China's foreign minister Qin Gang urged the United States to stop meddling in its affairs and harming its security in a phone call with his U.S. counterpart on Wednesday, a tense preview to Antony Blinken's visit to Beijing expected in coming days.
Qin told Blinken to respect China's core concerns, such as the Taiwan issue, in an effort to arrest declining relations between the superpowers, according to China's foreign ministry.
Blinken stressed the need for communication "to avoid miscalculation and conflict" and said the United States would continue to raise areas of concern as well as potential cooperation with China, the State Department said in a brief summary of the call.
The top U.S. diplomat is scheduled to travel to China and Britain between June 16 and June 21, the State Department said on Wednesday, after a U.S. official last week said Blinken would be in Beijing on June 18. Chinese state media said he was due to visit China on June 18-19.
While there, Blinken will meet senior Chinese officials to "raise bilateral issues of concern" as well as other global and regional matters and "shared transnational challenges", the State Department said in a statement.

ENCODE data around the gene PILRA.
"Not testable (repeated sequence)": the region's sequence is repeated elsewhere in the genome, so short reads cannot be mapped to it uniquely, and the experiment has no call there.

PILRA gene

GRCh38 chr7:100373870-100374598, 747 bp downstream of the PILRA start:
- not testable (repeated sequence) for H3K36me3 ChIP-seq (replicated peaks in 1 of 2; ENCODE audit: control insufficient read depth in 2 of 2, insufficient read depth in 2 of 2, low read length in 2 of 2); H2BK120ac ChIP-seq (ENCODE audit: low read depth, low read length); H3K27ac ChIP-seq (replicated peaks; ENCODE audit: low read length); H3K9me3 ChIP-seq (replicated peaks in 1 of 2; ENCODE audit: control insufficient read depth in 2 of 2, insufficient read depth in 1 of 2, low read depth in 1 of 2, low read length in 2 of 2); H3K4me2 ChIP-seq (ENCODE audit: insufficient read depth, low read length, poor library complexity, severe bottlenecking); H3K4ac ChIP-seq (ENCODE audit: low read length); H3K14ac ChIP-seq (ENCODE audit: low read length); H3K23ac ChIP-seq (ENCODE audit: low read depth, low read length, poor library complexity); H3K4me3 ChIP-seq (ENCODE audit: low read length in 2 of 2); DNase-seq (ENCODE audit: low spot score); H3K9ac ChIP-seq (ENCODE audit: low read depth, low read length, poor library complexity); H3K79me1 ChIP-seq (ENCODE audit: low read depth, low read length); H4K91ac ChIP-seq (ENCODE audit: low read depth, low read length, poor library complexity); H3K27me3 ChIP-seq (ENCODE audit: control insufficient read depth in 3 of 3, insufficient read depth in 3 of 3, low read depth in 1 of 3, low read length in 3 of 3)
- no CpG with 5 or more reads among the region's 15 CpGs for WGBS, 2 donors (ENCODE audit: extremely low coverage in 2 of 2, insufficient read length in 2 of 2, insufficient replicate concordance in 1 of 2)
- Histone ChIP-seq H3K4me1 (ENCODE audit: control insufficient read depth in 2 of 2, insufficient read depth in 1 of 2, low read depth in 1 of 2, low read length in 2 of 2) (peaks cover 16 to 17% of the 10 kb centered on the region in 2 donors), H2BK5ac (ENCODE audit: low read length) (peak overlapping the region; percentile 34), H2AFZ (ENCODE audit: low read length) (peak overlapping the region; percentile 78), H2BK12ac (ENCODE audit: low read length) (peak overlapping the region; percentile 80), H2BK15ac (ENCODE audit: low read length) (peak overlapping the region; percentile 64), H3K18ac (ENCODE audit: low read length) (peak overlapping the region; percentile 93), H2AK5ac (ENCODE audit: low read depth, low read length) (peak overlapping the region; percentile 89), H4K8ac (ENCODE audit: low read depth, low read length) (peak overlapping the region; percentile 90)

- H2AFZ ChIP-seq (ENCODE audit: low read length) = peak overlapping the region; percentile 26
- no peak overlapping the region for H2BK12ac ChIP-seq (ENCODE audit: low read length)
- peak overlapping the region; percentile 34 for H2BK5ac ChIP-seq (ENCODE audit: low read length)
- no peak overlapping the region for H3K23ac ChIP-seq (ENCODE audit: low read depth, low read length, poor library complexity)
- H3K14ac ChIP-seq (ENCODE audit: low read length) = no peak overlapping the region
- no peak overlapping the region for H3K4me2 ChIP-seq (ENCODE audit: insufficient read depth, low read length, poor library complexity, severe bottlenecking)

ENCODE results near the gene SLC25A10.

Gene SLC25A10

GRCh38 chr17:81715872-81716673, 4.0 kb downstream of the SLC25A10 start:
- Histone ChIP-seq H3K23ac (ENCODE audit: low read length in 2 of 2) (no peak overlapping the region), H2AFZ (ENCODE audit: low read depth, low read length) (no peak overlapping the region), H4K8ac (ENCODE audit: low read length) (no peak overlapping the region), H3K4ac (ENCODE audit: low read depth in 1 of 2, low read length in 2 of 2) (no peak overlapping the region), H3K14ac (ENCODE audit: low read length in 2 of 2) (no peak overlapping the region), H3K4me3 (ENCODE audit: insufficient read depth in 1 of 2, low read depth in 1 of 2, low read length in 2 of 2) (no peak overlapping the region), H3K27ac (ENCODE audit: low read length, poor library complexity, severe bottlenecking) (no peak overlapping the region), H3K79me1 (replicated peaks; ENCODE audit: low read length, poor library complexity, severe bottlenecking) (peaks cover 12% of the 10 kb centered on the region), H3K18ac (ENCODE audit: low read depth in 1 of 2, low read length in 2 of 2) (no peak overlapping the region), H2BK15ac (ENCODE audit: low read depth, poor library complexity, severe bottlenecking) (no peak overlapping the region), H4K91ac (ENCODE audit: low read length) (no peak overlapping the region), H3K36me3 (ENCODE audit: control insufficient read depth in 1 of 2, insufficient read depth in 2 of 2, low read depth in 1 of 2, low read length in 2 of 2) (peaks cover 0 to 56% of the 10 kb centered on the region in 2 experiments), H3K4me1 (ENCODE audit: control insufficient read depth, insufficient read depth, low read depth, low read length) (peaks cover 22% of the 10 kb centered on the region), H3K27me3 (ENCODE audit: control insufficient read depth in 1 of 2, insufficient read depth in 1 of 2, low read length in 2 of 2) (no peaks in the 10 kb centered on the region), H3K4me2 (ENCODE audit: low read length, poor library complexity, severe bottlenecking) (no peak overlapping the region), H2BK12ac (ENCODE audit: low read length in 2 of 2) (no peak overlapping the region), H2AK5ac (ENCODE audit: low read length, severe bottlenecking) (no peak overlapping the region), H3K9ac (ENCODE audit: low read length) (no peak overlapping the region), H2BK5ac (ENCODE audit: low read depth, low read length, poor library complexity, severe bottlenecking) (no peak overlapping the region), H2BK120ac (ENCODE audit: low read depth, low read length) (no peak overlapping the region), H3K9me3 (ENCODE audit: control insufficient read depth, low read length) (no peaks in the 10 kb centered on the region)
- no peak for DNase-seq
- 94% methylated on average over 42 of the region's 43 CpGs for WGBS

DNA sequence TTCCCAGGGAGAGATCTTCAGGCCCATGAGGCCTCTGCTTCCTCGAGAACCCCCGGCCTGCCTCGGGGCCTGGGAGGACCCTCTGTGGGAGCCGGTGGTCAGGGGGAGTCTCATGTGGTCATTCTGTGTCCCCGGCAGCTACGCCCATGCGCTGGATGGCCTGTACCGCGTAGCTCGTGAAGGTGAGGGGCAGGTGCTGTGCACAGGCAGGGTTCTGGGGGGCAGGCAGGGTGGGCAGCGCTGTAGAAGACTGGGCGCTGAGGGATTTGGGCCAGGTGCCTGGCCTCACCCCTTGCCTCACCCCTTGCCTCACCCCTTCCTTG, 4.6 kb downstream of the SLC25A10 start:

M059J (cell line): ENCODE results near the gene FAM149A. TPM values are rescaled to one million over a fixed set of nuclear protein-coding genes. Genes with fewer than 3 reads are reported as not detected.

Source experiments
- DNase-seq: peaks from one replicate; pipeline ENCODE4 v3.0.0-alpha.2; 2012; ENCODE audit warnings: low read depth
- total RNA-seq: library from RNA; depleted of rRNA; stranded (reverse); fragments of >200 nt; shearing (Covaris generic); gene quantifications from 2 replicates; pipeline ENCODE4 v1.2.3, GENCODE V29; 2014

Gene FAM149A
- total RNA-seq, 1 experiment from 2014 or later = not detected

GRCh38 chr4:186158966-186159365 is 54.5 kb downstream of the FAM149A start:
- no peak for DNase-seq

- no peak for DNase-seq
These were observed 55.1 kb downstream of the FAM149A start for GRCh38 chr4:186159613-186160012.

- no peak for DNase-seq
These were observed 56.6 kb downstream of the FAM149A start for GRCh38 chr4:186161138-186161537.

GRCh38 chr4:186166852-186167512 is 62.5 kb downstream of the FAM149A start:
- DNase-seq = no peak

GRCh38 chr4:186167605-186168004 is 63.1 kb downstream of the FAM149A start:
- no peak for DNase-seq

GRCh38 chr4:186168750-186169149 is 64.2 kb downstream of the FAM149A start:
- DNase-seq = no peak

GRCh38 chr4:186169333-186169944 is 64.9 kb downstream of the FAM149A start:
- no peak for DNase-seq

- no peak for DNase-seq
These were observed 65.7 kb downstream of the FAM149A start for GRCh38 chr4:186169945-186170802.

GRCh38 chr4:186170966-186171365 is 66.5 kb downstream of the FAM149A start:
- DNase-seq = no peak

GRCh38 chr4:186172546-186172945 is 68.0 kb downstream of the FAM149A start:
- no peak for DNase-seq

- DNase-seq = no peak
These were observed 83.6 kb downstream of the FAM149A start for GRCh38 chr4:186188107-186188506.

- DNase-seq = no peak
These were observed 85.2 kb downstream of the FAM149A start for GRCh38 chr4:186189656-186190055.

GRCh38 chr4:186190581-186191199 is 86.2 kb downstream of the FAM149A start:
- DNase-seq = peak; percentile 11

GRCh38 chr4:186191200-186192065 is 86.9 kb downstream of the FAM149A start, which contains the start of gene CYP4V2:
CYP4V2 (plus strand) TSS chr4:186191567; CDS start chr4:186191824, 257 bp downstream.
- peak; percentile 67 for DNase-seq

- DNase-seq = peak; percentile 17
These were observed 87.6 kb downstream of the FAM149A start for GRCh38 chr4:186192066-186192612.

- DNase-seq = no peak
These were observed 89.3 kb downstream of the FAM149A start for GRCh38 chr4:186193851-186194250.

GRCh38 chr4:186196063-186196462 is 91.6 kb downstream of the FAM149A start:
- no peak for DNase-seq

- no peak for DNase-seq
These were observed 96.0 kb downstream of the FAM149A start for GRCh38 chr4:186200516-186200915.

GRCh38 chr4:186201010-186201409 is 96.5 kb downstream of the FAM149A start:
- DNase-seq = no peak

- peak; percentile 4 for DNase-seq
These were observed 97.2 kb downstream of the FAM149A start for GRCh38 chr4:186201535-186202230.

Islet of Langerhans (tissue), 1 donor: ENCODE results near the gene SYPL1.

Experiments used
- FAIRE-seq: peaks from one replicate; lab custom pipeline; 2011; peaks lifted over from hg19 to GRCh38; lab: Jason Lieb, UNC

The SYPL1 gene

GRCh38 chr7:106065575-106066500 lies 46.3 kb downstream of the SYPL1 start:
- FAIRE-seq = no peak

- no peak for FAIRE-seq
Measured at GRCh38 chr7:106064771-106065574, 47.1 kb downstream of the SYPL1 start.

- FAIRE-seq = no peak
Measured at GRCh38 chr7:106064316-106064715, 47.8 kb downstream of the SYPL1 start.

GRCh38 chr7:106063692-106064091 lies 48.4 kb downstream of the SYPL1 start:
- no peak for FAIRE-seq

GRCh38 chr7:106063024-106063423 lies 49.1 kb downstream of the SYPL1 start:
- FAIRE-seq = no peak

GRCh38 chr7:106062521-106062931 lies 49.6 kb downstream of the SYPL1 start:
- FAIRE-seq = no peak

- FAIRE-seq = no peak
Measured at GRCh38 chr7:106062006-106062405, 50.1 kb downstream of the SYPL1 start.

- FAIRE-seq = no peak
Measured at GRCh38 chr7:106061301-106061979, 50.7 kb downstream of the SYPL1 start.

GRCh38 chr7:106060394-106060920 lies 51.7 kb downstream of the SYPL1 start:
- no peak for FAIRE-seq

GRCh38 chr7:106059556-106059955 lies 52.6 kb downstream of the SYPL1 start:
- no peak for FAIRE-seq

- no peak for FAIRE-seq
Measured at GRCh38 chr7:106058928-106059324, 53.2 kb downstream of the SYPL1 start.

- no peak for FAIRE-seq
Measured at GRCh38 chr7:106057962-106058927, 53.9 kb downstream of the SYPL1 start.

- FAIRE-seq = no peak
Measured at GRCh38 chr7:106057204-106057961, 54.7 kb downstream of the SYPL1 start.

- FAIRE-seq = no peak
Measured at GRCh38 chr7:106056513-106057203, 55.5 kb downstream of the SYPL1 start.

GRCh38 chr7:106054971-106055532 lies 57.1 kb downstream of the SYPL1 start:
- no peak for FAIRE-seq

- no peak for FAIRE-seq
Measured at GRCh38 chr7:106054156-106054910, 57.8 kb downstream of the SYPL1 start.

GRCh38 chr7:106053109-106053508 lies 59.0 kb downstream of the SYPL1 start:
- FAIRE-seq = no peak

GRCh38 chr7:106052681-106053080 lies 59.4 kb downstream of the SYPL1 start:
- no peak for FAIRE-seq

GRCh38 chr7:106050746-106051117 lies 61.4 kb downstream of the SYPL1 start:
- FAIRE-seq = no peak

If Blinken's trip goes ahead, it will be the first visit to China by Washington's top diplomat in five years and the highest profile visit of U.S. President Joe Biden's administration, which has clashed with Beijing over issues ranging from spy allegations to a semiconductor tussle.
Blinken canceled a planned trip to Beijing in February over a suspected Chinese spy balloon that flew over the United States. The Chinese foreign ministry has not yet revealed any other information on Blinken's upcoming trip.
Visits by U.S. officials to Taiwan, the democratically governed island that Beijing considers an integral part of China, have also magnified tensions between the world's two largest economies.
"Since the beginning of the year, Sino-U.S. relations have encountered new difficulties and challenges, and the responsibility is clear," Qin told Blinken, according to the Chinese foreign ministry's readout.
The United States should "stop interfering in China's internal affairs, and stop harming China's sovereignty, security and development interests in the name of competition," Qin added.
(Reporting by Beijing newsroom; Writing by Bernard Orr and John Geddie; Editing by Muralikumar Anantharaman, Lincoln Feast and Alex Richardson)